Submitted by Blake on November 17, 2004 - 9:18am
Great Western Dragon writes "In a stunning display of "we should have seen this coming," Marvel Comics sued the companies behind the extremely popular massively multiplayer online game, City of Heroes. Their beef? City of Heroes allows you to create your own superhero and this superhero can look like certain Marvel comics characters. Indeed you can have a blonde guy in red, white and blue tights with a star on his chest (Captain America) or a huge green muscular giant (Hulk).
Of course, many believe the case is lamer than Tiny Tim. Using the same logic, Marvel should next sue pencil and paper manufacturers for royalties since an artist could also use those mediums to infringe upon a trademark.
More over at Wired."
Submitted by rochelle on November 12, 2004 - 4:40pm
David Rothman writes "Doubt the need for librarians and sympathizers to educate the citizenry about copyright? Well, consider the Kerry volunteer who called me and got the mandatory mini-lecture on the sellout of the Democratic Party to the MPAA and RIAA. And what was her response when I told her about the harm that Bono and similar laws had done to e-books and other forms of culture? "I thought copyright was only for music." OK. Don't laugh: it's not the lady's fault. That's what happens when the media are such wimps on copyright and keep the real story off page A-1.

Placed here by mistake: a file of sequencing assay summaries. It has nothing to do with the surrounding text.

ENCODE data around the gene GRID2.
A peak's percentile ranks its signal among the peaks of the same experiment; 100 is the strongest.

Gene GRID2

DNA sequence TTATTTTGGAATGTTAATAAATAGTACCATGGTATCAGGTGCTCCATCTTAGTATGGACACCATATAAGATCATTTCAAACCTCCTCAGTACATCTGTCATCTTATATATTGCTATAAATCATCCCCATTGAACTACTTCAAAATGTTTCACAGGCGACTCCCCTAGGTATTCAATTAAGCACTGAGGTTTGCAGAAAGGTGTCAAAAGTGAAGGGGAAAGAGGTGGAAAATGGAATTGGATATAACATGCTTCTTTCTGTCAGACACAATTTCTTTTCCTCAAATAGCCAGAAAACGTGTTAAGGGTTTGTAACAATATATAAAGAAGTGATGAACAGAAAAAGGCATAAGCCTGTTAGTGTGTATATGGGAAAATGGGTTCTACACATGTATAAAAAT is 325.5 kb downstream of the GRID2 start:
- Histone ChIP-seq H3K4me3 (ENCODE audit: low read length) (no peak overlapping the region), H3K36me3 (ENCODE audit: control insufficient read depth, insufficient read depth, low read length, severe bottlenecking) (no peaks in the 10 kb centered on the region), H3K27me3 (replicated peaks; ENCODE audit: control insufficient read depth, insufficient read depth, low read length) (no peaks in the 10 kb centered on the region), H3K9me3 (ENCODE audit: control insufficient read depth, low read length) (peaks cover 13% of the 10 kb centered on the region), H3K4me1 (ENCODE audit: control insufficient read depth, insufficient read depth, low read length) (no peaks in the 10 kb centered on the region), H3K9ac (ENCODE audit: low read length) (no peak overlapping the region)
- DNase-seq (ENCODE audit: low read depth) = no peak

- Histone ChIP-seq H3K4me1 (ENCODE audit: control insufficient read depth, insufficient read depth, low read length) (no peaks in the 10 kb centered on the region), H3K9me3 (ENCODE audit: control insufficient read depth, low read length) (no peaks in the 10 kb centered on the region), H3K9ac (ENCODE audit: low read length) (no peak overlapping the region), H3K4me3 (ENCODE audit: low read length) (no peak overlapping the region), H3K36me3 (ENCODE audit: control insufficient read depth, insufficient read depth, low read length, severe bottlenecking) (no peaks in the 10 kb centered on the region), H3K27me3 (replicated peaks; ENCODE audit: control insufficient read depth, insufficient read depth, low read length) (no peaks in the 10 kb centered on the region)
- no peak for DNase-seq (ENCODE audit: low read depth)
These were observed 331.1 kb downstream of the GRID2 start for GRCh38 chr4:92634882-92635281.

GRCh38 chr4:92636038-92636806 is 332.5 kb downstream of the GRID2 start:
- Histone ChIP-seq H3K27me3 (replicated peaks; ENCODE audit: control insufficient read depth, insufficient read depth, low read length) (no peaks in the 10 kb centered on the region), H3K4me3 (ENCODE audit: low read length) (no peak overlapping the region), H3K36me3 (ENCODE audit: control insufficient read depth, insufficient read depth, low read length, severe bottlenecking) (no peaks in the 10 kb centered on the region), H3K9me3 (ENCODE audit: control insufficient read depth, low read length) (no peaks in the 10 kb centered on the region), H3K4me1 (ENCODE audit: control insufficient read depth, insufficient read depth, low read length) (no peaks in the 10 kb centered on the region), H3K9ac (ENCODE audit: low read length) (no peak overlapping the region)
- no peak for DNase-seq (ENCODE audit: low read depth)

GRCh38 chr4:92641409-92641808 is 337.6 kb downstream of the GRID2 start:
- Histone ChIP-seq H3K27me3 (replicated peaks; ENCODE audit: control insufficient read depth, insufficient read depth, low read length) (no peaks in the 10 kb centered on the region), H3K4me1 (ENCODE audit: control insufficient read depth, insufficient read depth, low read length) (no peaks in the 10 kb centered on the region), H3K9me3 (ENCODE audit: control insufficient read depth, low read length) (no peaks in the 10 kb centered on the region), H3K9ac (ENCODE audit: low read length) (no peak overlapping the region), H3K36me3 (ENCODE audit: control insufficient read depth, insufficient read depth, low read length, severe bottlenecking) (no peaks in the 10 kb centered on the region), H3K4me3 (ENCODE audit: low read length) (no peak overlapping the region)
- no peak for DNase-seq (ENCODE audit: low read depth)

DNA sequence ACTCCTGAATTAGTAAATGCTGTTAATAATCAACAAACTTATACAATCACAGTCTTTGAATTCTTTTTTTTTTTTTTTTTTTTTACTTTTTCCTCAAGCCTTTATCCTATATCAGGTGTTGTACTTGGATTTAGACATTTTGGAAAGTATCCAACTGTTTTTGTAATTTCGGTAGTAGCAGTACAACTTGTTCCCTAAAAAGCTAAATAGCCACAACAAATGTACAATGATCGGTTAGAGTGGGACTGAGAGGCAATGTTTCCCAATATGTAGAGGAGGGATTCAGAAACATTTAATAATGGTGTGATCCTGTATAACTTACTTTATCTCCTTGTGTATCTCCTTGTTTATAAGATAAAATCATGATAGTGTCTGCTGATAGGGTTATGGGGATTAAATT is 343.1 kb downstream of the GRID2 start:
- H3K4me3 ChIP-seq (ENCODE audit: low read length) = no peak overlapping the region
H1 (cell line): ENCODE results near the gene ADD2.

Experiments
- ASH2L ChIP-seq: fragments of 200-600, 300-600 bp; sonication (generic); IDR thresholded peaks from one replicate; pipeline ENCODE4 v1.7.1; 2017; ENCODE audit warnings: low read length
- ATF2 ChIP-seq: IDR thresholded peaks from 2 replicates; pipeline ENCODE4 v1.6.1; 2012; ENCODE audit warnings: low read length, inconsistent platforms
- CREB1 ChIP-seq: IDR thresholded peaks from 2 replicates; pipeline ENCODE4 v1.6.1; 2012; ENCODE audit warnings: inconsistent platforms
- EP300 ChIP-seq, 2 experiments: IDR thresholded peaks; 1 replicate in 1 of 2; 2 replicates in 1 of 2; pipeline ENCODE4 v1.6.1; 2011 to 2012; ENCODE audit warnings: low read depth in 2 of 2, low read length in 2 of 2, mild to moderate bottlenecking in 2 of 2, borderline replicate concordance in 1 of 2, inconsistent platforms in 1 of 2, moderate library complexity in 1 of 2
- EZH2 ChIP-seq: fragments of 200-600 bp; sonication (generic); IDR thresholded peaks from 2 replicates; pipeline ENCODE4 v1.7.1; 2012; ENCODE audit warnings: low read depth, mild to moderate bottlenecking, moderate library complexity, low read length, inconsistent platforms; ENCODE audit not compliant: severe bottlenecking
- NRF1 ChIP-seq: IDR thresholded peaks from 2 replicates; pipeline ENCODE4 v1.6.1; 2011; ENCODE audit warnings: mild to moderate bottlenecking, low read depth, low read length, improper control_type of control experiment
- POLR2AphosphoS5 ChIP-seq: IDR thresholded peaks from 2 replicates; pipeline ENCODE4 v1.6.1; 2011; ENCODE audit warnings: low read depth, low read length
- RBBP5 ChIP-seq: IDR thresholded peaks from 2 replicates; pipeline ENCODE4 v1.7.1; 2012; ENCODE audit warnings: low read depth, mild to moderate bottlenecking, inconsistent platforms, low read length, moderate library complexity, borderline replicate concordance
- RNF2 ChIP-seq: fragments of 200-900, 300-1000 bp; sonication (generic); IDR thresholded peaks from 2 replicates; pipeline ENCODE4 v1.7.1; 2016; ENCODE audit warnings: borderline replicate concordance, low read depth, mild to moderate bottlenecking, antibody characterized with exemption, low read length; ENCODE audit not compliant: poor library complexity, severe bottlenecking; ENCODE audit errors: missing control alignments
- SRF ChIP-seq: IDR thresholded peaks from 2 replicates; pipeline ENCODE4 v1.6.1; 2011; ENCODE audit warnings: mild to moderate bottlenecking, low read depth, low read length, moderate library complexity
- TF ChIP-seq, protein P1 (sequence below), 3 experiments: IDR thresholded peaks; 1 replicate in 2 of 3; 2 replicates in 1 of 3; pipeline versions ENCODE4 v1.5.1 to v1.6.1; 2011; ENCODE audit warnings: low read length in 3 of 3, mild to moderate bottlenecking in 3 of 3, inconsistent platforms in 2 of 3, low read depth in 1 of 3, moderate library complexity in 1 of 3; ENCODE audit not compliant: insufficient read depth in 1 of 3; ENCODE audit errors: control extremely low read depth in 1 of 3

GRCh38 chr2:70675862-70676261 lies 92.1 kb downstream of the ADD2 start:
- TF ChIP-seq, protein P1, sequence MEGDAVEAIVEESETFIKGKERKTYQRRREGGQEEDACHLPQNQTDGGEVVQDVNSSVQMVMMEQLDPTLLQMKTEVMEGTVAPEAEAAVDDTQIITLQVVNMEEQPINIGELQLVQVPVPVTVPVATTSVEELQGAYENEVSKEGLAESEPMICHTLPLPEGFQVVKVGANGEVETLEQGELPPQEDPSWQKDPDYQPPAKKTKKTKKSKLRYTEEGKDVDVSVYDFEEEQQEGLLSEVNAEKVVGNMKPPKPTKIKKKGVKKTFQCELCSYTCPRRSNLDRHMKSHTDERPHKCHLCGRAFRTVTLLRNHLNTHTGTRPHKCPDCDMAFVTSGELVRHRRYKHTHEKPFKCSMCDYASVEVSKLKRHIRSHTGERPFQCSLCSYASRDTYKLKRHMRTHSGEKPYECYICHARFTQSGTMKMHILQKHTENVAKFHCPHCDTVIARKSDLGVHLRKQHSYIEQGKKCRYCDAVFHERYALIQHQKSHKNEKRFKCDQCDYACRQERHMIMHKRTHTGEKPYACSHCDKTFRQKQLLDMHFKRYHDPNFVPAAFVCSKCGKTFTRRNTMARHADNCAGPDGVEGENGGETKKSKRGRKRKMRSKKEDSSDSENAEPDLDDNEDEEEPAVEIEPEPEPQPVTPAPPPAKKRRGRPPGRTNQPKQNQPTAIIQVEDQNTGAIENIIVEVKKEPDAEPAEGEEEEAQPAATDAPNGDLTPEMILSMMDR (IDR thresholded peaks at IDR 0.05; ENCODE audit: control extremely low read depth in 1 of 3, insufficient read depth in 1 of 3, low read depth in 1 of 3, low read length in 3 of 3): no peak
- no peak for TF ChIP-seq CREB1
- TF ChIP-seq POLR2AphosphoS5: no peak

What's neat is that the woman said her nephew liked to download music in a big way, and that therefore she was against the RIAA. I'm anti-piracy, but certainly in favor of alternatives to the present bullying and lies that some in Hollywood are circulating in a war against even legal downloading--a threat to the giants' business models.
Related: Hooray for Dublin, Ohio! MPAA anti-piracy sign comes down, via TeleRead."
Submitted by rochelle on November 12, 2004 - 2:36pm